Gift of bike brings sense of independence to Indiana Twp. girl with cerebral palsy
The holidays came twice for Dorseyville Middle School student Kathryn Way.
Kathryn, 14, who has cerebral palsy, was treated to an $1,800 adaptive bike just days after Christmas.
The gift is a gateway to independence, said her mother, Jackie Way, of Indiana Township.
“I'm happy I can ride bikes with my mom and my brother now,” Kathryn said.
Special bikes also are available to other children with disabilities. Variety the Children's Charity is wheeling out 140 adaptive bikes, hoping to provide typical childhood experiences that children with disabilities sometimes miss out on, said Charles LaVallee, Variety CEO.
“They're often left behind, and the sense of freedom that comes from riding a bike can sometimes feel out of reach,” he said.
Variety was founded in 1928 with a mission to provide programs and equipment that will level the playing field for all children. It since has grown into an international organization that has donated more than $2 billion.
My Bike is its signature program, through which adaptive bikes are given to children in hopes of boosting freedom, joy and a sense of belonging, LaVallee said.
Bikes are given away on a first-come, first-served basis. The program was announced last week during a presentation at the International Union of Operating Engineers (IUOE) in RIDC Park, O'Hara.
“Since we got the bike, Kathryn has been mad that it's snowing outside,” Jackie Way said. “She wants to get out there and ride.”
The bike not only relieved the family of a financial burden but also doubles as a means of therapy for Kathryn.
“It will really strengthen her legs,” Jackie Way said. “It will be exercise but it will be something fun for her.”
The bike resembles an adult-sized tricycle that is equipped with special features such as a back support, push bar and seatbelt.
LaVallee said many parents have commented that a bike, in particular, is a doorway to freedom and inclusion. He is reaching out to the Fox Chapel Area School District to spread the word about the availability of bikes.
“Variety is in need of the whole Western Pennsylvania community to help identify any eligible child that would benefit,” he said.
This year, an unprecedented number of bikes will be donated, he said. Children in Allegheny County and 13 surrounding counties are eligible.
This year's round of donations brings the total to 525 bikes given to children with autism, cerebral palsy or other disabilities.
“Local 66 is proud to partner with Variety's My Bike program,” said Jim Kunz, business manager for the IUOE.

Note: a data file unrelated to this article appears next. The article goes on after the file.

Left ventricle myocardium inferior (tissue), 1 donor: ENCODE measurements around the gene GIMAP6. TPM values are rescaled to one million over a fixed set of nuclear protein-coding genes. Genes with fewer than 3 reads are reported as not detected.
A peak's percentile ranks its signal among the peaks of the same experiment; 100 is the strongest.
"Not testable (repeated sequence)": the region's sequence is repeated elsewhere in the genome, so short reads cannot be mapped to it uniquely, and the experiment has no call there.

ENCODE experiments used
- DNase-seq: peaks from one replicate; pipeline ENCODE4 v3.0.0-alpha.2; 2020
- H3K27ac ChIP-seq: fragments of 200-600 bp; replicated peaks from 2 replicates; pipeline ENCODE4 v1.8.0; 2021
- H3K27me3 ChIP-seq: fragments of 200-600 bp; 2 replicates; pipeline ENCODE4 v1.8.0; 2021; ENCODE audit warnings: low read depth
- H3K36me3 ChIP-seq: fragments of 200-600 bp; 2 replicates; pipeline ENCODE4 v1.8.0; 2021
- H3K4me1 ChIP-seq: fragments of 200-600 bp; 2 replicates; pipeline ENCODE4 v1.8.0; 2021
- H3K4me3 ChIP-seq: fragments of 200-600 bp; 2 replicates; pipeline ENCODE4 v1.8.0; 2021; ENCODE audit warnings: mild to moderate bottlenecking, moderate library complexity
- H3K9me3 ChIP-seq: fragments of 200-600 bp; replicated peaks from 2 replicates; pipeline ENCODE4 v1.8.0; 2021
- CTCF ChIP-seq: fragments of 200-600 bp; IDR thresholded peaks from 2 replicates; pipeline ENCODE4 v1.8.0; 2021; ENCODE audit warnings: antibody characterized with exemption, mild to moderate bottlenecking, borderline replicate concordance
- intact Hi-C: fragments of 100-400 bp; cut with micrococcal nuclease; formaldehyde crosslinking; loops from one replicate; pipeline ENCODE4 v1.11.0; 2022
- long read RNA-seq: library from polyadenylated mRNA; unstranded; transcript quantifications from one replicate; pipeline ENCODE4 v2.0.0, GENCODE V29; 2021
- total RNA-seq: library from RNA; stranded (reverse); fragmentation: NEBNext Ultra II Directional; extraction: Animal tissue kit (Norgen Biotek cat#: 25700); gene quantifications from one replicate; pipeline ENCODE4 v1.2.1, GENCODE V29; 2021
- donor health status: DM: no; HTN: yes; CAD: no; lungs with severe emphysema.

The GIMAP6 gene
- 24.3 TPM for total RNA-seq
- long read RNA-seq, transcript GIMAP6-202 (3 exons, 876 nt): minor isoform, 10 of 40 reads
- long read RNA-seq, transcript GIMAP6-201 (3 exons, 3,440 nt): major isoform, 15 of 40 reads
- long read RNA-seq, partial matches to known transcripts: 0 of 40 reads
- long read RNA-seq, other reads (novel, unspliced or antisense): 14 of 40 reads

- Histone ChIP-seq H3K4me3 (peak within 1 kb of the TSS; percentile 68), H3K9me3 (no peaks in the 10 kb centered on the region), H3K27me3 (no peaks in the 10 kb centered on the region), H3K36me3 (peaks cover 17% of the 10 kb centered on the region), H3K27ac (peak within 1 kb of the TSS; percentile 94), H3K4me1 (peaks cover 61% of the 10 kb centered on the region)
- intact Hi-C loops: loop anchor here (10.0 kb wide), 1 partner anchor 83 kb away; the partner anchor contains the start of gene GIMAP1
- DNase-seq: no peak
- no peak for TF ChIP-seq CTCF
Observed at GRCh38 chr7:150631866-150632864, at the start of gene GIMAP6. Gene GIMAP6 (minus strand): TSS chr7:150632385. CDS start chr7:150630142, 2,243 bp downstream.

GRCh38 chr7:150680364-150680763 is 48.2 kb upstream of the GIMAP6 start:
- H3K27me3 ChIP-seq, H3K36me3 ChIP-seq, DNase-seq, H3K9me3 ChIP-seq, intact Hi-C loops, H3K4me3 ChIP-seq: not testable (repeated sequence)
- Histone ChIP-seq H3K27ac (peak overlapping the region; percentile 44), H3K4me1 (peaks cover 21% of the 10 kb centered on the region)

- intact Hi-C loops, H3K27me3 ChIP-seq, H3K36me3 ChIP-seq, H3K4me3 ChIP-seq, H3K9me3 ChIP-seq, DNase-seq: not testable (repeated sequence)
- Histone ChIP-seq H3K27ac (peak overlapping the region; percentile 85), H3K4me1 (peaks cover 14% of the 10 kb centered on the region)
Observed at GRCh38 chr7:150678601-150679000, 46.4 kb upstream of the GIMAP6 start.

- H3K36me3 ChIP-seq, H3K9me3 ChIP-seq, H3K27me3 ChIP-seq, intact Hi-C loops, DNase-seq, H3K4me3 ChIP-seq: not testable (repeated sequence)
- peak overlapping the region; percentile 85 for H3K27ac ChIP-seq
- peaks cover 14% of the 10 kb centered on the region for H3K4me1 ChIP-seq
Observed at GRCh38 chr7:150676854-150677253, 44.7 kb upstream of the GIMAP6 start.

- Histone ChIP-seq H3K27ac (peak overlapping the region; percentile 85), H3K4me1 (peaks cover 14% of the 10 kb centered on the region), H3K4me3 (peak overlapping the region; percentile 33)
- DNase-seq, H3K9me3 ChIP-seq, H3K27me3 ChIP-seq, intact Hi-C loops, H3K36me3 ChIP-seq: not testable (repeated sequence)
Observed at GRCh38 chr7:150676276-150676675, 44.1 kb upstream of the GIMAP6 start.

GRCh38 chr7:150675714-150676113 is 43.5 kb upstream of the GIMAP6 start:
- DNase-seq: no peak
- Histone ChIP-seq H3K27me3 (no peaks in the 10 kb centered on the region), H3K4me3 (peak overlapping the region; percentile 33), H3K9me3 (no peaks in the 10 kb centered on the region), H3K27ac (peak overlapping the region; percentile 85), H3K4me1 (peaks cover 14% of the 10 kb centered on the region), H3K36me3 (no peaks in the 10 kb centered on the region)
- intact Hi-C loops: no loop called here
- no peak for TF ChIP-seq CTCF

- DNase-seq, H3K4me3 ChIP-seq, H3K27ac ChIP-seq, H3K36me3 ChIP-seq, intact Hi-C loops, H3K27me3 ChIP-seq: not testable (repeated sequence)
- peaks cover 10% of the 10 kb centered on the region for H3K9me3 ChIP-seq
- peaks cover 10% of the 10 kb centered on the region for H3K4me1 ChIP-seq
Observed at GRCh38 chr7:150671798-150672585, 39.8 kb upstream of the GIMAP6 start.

To learn more about how to obtain a bike, visit www.varietypittsburgh.org.
Tawnya Panizzi is a staff writer for Trib Total Media. She can be reached at 412-782-2121, ext. 2 or at email@example.com.
Show commenting policy
TribLive commenting policy
You are solely responsible for your comments and by using TribLive.com you agree to our Terms of Service.
We moderate comments. Our goal is to provide substantive commentary for a general readership. By screening submissions, we provide a space where readers can share intelligent and informed commentary that enhances the quality of our news and information.
While most comments will be posted if they are on-topic and not abusive, moderating decisions are subjective. We will make them as carefully and consistently as we can. Because of the volume of reader comments, we cannot review individual moderation decisions with readers.
We value thoughtful comments representing a range of views that make their point quickly and politely. We make an effort to protect discussions from repeated comments either by the same reader or different readers.
We follow the same standards for taste as the daily newspaper. A few things we won't tolerate: personal attacks, obscenity, vulgarity, profanity (including expletives and letters followed by dashes), commercial promotion, impersonations, incoherence, proselytizing and SHOUTING. Don't include URLs to Web sites.
We do not edit comments. They are either approved or deleted. We reserve the right to edit a comment that is quoted or excerpted in an article. In this case, we may fix spelling and punctuation.
We welcome strong opinions and criticism of our work, but we don't want comments to become bogged down with discussions of our policies and we will moderate accordingly.
We appreciate it when readers and people quoted in articles or blog posts point out errors of fact or emphasis and will investigate all assertions. But these suggestions should be sent via e-mail. To avoid distracting other readers, we won't publish comments that suggest a correction. Instead, corrections will be made in a blog post or in an article.
- Police officer fatally shot in New Florence; suspect in custody
- Woman dies after bleeding on sidewalk outside Carrick pizzeria
- Four downs: Steelers might still be Adams’ best bet
- Small Business Saturday a boon to Alle-Kiski Valley merchants
- Steelers notebook: Brown downplays possible matchup against Seahawks’ Sherman
- Florida counties fight state on fracking plan
- Aliquippa wins 16th WPIAL title, ends South Fayette’s 44-game winning streak
- Funding highway bill atop Rep. Shuster’s agenda
- New Christmas decorations make Leechburg shine a little brighter
- Unabashed church pastors put politics front and center
- At-home schooling on snow days far from reality